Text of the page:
So now I have things tied into my database model as well. Hopefully this holds up as a valid method for doing this. It seems like it'd be a common use case. What I love is that my code never has to get down to specifying strings. If I want to limit a column or check a value I can use somewhat cleaner (imho that is)

[sourcecode lang="python"] if some_ticket.severity == Severity().low: ... do something

# or in a query results = SupportTicket.query.\ filter(SupportTicket.severity == Severity().high).\ all()


Anyway, food for though. let me know if you've got an alternative I'm missing that I should be using.

Working on OSS @ Work: Dozer profiling Pylons

It's been a fun little bit working on helping speed up a Pylons app at work. Performance needed improvement, and while we knew a couple of big places, I also wanted to look at getting some profiling in place. Fortunately I recently ran across Marius's post on profiling Pylons applications with Dozer. Now Dozer was originally meant for viewing app logs and memory checking, but it seemed that the in dev work added some profiling ability. So away I went checking out his code and seeing if I could get it to run. Once I realized that you had to setup the middleware for each type of activity you wanted to perform (cProfile, memory monitor, log view) I got things running. Very cool!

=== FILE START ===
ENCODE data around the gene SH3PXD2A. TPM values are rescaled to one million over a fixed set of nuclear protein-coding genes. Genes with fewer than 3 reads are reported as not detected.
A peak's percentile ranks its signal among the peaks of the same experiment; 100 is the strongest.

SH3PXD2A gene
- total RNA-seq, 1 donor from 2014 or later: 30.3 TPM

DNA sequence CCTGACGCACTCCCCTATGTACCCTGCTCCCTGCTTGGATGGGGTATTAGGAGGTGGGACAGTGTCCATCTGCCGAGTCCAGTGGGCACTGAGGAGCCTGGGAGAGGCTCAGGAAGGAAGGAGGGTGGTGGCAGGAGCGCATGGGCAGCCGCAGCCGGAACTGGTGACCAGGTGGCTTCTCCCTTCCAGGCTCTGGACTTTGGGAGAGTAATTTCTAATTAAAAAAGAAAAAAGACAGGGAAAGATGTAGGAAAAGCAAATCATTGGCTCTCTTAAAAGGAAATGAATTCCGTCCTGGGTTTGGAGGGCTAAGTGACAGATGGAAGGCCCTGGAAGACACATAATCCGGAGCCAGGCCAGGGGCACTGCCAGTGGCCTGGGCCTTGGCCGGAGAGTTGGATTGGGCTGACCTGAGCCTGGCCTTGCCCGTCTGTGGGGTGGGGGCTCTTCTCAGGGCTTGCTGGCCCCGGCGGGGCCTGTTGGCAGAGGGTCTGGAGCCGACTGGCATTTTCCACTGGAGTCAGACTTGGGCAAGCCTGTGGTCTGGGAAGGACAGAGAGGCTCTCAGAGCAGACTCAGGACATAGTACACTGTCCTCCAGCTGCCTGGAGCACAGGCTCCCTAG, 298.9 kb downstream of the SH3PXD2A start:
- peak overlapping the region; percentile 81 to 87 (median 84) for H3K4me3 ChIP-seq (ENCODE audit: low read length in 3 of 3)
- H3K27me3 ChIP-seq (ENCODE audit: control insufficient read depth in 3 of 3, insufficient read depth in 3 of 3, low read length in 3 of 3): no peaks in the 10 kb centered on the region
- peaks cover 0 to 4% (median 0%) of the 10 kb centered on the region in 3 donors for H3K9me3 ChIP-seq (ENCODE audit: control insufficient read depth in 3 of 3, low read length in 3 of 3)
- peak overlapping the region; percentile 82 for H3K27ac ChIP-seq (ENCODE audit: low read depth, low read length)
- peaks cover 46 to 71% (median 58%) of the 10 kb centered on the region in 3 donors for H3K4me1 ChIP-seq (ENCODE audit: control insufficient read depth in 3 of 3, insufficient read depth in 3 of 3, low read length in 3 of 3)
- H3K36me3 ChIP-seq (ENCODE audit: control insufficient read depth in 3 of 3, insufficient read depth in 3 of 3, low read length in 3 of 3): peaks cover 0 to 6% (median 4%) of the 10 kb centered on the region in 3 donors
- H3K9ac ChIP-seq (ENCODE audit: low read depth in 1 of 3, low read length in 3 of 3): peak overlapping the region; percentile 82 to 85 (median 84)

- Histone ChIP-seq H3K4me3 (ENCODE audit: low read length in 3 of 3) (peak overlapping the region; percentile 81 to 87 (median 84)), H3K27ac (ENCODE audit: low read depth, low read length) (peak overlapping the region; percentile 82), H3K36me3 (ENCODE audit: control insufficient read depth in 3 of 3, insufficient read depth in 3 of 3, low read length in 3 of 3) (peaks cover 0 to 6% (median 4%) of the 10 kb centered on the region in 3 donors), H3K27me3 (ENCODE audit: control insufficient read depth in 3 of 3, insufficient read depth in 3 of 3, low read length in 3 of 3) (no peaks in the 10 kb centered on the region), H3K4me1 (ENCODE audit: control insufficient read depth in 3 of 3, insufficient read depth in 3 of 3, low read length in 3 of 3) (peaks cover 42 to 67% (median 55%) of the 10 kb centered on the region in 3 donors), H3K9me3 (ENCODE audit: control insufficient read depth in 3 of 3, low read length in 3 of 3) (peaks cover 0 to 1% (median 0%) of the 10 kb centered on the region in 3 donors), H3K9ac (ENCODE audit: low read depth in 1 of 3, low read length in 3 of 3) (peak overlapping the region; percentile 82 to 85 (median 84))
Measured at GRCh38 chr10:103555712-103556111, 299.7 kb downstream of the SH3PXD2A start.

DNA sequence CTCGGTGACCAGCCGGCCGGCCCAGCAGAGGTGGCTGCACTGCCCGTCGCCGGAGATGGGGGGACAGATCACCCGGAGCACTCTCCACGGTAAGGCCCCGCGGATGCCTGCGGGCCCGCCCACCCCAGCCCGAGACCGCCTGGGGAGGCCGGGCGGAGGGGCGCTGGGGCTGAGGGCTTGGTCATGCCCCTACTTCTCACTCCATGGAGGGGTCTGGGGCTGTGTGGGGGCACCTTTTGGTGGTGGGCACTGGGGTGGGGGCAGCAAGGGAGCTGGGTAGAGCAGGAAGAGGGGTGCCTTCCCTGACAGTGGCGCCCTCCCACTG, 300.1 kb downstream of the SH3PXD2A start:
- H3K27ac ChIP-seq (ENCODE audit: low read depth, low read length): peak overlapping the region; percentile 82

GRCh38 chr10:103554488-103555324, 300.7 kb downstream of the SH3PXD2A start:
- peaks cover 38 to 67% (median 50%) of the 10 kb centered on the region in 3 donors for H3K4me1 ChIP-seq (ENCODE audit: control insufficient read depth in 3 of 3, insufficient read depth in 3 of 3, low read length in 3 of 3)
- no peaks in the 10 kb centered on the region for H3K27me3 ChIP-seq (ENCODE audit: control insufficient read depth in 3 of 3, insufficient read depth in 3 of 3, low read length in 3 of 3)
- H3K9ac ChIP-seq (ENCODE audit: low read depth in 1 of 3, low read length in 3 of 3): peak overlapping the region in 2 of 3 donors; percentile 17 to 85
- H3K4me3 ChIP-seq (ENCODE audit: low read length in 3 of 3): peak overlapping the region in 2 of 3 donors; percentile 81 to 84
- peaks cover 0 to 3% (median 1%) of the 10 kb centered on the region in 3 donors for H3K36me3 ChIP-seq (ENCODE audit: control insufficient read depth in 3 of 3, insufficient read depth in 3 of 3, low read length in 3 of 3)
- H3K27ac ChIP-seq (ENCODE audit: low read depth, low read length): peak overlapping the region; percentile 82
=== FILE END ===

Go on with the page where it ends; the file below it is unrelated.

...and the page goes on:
Right off the bat I realized I might be able to help a bit. The links were dark blue on black, there seemed to be a some issues with the ui on the profiling detail screen. Since we were using this for work I took it a chance to help improve things upstream. I moved the css images to get the arrow indicators working right, cycled the background rows vs hard coding them, and did some small ui tweaks I liked. I also coded up a set of "show/hide all" links to quickly expand things out and back.